And then Silver Jews announced a rare tour. Despite having a song called 'New Orleans,' our city wasn't on the list of tour dates. So my friend Celeste and I decided to take a trip, crossing Mississippi and Alabama and into Georgia.
As we drove for hours and hours, past amusement parks that had been twisted and contorted by Katrina a year before, and houses that looked like piles of match sticks, still not cleaned up in the aftermath of the storm, we chain-smoked, listened to the JOOS, Interpol, PJ Harvey and classic rock. We laughed a lot, stopped to piss a lot, and felt care-free and giddy for the first time in a long time.
We checked into a cheap but sweet B&B in Athens, dug through piles of dusty vinyls at some local record shop and then had dinner and drinks before heading to the club well before showtime.
I remembered Celeste saying to me, at some point after we had arrived: Are we the only women here?
And indeed there were very few women in attendance, something that is still puzzling to me.
At some point before the show, David Berman, along with Cassie Berman, Silver Jews' bass player and his wife, and William Tyler, then Silver Jews' guitar player, now very successful solo artist, passed through the club, and Celeste kind of grabbed DB, quite daringly, but at this point we both had several units of liquid courage under our vests, and said: Hey, we drove here all the way from New Orleans to see you! I don't remember his exact response, but it was friendly, probably something like a high five and a smile.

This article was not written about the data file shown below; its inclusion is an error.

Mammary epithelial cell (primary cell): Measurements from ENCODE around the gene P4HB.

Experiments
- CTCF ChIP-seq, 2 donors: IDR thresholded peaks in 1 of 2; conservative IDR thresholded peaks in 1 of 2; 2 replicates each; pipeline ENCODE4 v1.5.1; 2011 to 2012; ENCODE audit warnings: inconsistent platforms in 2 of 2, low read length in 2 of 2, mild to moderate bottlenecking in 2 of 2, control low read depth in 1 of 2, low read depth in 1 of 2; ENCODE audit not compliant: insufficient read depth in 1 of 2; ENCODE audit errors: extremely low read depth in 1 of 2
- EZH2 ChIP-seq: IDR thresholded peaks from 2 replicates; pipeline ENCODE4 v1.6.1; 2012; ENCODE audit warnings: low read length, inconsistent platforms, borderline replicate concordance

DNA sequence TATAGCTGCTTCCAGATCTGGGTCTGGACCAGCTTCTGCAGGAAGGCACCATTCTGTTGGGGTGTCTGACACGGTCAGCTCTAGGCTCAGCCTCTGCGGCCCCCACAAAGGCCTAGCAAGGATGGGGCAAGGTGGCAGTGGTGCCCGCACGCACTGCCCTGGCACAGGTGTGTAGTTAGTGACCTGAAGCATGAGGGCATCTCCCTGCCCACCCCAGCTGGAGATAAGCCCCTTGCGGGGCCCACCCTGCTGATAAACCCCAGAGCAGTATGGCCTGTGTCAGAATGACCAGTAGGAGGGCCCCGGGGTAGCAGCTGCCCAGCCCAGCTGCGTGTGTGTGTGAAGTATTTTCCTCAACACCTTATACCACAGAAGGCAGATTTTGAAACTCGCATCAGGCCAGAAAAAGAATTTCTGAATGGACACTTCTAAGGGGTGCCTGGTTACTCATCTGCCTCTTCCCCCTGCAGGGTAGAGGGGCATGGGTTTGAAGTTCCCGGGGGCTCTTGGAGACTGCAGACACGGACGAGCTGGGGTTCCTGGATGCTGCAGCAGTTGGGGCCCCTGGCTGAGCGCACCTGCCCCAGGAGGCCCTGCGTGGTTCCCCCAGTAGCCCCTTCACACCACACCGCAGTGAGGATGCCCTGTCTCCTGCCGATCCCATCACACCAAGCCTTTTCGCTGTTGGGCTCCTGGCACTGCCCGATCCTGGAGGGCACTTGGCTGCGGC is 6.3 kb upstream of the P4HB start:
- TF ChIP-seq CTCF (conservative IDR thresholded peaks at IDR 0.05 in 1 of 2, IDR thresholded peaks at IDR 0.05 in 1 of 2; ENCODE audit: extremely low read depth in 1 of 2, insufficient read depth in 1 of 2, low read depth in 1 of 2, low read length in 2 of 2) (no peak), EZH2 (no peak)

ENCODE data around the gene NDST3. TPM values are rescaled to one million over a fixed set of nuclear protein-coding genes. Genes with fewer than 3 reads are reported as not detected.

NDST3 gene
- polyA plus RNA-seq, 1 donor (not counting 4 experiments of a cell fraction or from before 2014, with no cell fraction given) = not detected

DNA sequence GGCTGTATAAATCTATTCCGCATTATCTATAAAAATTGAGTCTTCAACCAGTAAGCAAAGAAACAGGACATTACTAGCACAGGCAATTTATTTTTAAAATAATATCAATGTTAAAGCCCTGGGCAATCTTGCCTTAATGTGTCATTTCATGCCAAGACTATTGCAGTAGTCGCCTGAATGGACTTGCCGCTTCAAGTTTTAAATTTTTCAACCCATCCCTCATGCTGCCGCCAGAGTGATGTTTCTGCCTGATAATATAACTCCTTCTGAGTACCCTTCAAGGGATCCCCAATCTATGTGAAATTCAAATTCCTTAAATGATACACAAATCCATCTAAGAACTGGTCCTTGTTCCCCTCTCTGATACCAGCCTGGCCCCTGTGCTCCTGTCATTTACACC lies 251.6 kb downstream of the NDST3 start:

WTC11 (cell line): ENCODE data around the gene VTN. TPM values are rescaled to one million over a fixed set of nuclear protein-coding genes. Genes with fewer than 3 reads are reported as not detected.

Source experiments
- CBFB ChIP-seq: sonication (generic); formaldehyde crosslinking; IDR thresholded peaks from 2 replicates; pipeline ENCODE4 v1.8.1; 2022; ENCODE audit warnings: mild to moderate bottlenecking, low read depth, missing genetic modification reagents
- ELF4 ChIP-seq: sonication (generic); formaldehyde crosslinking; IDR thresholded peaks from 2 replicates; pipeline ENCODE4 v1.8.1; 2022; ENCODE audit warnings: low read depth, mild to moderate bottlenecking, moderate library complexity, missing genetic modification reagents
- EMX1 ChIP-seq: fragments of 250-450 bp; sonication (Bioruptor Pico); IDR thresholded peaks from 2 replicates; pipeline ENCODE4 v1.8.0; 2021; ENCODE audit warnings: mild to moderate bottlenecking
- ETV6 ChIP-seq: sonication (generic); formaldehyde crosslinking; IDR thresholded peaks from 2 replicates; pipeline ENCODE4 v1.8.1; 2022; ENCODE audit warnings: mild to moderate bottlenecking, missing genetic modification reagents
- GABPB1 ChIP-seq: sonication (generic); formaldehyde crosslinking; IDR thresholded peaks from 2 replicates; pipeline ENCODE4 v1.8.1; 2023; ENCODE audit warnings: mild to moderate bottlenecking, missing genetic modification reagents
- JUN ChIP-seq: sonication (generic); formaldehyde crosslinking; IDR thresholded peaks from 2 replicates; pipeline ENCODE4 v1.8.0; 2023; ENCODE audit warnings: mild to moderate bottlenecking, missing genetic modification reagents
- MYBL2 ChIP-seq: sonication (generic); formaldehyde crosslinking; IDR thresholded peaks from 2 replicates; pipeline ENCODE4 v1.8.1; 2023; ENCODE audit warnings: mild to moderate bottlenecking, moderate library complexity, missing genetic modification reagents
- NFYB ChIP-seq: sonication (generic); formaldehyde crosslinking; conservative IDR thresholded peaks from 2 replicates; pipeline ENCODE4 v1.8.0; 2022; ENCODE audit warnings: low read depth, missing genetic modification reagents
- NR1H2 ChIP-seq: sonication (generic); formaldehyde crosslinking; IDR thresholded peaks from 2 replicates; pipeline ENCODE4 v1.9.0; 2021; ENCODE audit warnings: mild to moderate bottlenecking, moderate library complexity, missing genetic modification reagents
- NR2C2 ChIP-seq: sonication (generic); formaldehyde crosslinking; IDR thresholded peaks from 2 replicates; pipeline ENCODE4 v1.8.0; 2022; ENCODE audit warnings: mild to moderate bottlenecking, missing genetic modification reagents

Later, on stage, they played 'New Orleans' and DB dedicated the song, to 'the two ladies who drove here from New Orleans,' and we were ridiculously pleased.
Around the same time, I was able to publish my first short story, in a now-defunct, but then, quite 'creddy' literary magazine called Open City, this magazine's publishing imprint had also released David Berman's sole book of poetry: Actual Air.
To be associated with him was such a fucking honor. Not one of my lines of writing could ever be as good as one of his.
I have never ever seriously thought about ending my life. There has been, maybe one or two instances, in New Orleans, at the darkest time in my life this far, when a thought whirled through my head: Maybe I should just die, because things will never get better.
And just having that thought frightened me.
Because everything changes. The bad times will shift into good times and vice versa. And it's so interesting to learn to flow through it all with more grace. And also, the world is such a breathtakingly beautiful place. Of course it's incredibly sad to take part in its destruction. And of course it's easy to feel helpless and hopeless.
David Berman did such a spectacular job capturing the raw beauty of nature and the sometimes touching, sometimes sad quirks of humanity.
It saddens me greatly, that he couldn't hang on any longer, so to see that the seemingly endless night eventually would turn into a beautiful bright morning with chirping birds and play of light.
It saddens me that suicide rates are on the rise. That depression is on the rise.
I strongly feel that it is one of my tasks in life, to try to change that course.
With the practice I have now, I feel that I have secured a bass line of wellbeing that I can't sink below. And I try to help others achieve that too.